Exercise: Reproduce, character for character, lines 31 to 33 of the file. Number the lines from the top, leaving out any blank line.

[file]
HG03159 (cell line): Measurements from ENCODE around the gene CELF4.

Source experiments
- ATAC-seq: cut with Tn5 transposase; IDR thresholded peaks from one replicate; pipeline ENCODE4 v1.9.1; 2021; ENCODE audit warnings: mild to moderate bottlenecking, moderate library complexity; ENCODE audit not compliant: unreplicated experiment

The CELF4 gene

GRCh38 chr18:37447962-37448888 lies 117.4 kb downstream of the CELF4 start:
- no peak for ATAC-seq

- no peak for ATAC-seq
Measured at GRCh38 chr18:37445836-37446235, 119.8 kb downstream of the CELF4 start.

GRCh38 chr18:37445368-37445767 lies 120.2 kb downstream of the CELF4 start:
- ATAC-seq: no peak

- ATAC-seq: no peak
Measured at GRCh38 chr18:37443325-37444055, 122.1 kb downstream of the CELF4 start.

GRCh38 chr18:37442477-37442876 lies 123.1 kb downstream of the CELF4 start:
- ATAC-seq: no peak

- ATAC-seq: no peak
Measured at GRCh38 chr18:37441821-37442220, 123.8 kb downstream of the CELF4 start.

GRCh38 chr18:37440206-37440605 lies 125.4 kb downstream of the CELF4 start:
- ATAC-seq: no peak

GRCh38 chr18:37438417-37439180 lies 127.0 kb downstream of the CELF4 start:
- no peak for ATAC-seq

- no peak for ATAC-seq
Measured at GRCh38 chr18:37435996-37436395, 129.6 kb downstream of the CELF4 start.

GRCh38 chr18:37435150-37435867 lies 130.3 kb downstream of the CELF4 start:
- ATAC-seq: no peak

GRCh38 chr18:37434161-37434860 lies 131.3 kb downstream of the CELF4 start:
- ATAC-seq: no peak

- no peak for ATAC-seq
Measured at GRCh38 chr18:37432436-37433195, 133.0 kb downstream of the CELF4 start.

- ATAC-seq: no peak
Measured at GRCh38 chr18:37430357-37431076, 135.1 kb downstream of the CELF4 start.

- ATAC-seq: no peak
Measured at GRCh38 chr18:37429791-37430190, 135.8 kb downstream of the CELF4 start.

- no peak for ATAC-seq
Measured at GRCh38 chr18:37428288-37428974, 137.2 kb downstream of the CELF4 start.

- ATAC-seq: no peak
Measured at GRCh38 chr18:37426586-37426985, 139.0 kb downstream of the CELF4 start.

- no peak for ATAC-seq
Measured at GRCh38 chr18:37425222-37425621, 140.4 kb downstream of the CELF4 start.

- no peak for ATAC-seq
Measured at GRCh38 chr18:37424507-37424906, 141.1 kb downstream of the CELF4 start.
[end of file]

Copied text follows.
- ATAC-seq: no peak
Measured at GRCh38 chr18:37429791-37430190, 135.8 kb downstream of the CELF4 start.

- no peak for ATAC-seq